Posted by Shirin at 15:14 Volunteer activities Comments Off on Training “Non-formal tools for immigration youth workers”
 

In the last 10 years some more wonderful people are included in the International Sofia Film Festival. These are the volunteers from CVS – Bulgaria! and at this anniversary year they are 120 people 🙂

What does it mean to be in the Volunteer Circle? For all – the team of the festival and CVS – Bulgaria (www.cvs-bg.org), it is a pleasure, continuity and eagerness to learn in an informal and creative environment. Learning by watching quality movies. Learning among like minded people. Learning from people with different backgrounds. Learning how a big and important event is organised and what is needed to accomplish it with style, good vibes and respectfully with thought to others. Volunteering is very responsible and satisfying task.

Similar are the activities and the values ??of CVS – Bulgaria and beyond the festival. They spread the idea of ??peace, understanding and solidarity among people. They share a desire for equal human rights and work on achieving it by organizing trainings, sending volunteers abroad, welcoming volunteers from other countries in Bulgaria, both long-term and short-term. The palette of the topics is full of variety and everyone can get involved!

This year there is another great connection between the values ??of CVS – Bulgaria and the International Sofia Film Festival, namely the screenings included in the specific categories for “Human Rights” and “Cinema and Sex”. These are the focus topics in recent years, on which the Association is working tirelessly on local and international level.

The Migration topic is represented in “The Refugee Project” where weekly volunteers hold workshops with children and adults at the reception centers in Ovcha Kupel, Voenna Rampa and Vrazhdebna. Organize and accompany groups for excursions in the city center of Sofia and in the country. They make voluntary efforts to respect the dignity of people in need and at the same time to learn from each other about useful and practical things. The project team is currently working on developing a platform to deconstruct hate speech and unreliable rumors about refugees and migrants.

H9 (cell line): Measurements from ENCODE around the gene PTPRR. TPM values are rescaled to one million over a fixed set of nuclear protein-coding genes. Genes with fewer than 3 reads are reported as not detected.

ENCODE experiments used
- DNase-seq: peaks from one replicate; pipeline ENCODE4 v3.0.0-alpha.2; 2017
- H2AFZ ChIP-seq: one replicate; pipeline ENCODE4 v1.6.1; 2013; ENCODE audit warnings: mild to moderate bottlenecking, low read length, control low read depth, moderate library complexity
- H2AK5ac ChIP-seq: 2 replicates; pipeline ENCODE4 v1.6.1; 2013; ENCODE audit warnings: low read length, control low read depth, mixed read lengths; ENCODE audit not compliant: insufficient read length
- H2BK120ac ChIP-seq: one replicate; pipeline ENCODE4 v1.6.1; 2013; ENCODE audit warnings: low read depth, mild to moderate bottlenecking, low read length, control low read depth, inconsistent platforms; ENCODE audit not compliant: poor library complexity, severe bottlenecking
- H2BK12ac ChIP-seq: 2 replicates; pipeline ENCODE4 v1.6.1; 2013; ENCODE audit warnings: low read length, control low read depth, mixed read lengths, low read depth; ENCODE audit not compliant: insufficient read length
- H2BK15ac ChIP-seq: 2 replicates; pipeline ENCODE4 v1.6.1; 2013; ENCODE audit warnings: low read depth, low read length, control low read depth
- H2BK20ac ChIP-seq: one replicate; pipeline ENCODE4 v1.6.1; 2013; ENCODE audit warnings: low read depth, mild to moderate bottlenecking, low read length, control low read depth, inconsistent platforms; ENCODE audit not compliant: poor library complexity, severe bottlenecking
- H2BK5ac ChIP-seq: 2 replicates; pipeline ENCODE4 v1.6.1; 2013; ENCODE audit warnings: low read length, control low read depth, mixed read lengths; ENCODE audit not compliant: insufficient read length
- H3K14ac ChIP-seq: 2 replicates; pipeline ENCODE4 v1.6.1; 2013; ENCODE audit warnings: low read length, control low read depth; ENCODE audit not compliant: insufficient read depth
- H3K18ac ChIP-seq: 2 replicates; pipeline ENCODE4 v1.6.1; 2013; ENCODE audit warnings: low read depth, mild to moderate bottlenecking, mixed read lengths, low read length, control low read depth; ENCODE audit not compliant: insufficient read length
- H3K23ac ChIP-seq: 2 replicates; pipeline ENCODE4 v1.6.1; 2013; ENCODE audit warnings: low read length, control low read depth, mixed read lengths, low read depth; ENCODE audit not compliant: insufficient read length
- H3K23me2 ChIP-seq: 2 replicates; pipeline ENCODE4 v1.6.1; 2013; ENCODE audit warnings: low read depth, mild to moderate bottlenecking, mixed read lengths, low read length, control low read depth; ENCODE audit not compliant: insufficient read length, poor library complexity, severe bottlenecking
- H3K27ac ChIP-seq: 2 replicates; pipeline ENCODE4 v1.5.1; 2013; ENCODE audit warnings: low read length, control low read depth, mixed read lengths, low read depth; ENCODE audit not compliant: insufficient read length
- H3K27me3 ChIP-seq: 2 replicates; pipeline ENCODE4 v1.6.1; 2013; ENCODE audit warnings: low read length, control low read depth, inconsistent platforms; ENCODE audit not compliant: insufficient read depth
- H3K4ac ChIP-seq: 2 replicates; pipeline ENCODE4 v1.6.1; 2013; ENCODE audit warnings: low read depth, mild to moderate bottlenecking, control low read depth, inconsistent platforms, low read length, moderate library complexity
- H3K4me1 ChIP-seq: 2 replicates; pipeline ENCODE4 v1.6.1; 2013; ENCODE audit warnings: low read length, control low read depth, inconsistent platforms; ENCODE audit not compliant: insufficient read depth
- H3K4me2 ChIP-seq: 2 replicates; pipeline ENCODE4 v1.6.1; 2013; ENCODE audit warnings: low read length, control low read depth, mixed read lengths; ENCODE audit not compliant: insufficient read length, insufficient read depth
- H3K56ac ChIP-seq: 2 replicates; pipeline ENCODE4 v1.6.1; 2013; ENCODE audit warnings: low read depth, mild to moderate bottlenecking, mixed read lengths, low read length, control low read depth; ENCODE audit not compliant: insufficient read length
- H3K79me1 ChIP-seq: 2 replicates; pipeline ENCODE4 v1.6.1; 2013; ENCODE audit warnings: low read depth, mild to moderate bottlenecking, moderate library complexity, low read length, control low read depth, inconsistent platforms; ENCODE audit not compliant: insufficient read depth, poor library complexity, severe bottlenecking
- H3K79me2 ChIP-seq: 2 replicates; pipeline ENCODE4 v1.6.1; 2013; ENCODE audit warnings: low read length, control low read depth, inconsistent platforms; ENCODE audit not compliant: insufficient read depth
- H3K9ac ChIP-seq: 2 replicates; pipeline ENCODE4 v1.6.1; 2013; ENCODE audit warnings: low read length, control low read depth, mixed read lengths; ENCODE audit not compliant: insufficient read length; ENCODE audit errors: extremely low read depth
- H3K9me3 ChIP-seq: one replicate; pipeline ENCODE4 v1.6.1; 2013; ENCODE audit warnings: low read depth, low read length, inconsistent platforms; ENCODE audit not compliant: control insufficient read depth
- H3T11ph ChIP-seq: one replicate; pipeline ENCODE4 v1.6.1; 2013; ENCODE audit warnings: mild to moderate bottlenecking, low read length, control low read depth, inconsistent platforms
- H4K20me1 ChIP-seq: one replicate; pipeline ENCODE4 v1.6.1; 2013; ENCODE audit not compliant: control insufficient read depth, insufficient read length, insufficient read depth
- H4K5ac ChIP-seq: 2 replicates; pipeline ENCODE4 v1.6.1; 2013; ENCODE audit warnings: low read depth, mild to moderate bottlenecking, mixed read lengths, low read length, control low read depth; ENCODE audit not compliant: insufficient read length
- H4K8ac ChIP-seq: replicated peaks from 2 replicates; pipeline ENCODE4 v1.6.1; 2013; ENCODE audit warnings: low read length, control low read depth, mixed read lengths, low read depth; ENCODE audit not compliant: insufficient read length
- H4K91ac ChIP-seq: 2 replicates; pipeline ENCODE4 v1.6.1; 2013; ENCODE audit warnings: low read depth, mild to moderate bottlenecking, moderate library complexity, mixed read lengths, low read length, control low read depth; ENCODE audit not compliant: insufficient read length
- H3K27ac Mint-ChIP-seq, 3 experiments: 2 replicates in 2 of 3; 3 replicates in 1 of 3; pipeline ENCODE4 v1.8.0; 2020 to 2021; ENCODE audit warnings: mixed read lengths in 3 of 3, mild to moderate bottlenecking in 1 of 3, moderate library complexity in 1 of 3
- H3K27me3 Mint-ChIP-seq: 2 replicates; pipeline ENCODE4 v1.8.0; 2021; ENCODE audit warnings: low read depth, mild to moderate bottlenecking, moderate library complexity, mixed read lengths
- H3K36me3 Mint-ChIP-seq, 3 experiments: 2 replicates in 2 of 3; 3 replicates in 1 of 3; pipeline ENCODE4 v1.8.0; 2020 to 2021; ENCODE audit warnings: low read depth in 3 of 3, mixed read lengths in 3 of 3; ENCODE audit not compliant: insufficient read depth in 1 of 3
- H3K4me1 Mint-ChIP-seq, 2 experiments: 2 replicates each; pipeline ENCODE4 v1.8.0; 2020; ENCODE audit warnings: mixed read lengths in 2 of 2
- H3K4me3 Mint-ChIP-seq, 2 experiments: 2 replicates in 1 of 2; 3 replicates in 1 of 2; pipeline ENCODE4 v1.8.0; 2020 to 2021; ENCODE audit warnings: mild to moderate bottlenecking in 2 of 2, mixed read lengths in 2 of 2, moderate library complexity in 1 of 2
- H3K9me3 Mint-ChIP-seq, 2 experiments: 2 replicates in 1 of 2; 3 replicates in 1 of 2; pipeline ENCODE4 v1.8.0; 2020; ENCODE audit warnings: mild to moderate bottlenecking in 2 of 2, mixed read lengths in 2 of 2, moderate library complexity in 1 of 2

The issue of equal rights, no matter of gender, and in particular working on empowering women in rural areas, is the other big topic that CVS – Bulgaria is paying attention in the last two years. The idea of ??a international volunteer camp in a small village in the municipality of Lukovit, where young women and girls live in a highly patriarchal society, comes from one volunteer. So with a small budget and a great heart, together they manage to develop something awesome and to discover the potential of women in the village; show young girls how to seek lifelong learning opportunities and develop and change the environment in which they live in.

In addition this year the volunteers are not only the face of the festival, but they have the chance to recommend a movie they liked. We share it with you in order to help you choose amongst the rich program of quality films.

Volunteering is a teamwork and as mentioned above, everyone can get involved. For this, the volunteers with intellectual challenges from the Maria’s World Foundation have been enthusiastically applying for the 4th consecutive year and are greeting you with a smile in front of the cinemas. Together with them we close the circle of volunteer diversity in this year’s International Sofia Film Festival!

With CVS – Bulgaria, every idea from ??a spark can become a big and important project! This is how we started 10 years ago and swirled an incredibly colourful hurricane between volunteering and cinema, new friendships, common values, positive mood and happiness!

 Posted by Shirin at 15:35 Volunteer activities Comments Off on VOLUNTEERING AND CINEMA
 

1st-7th June 2019 in Vienna, Austria

Background of the project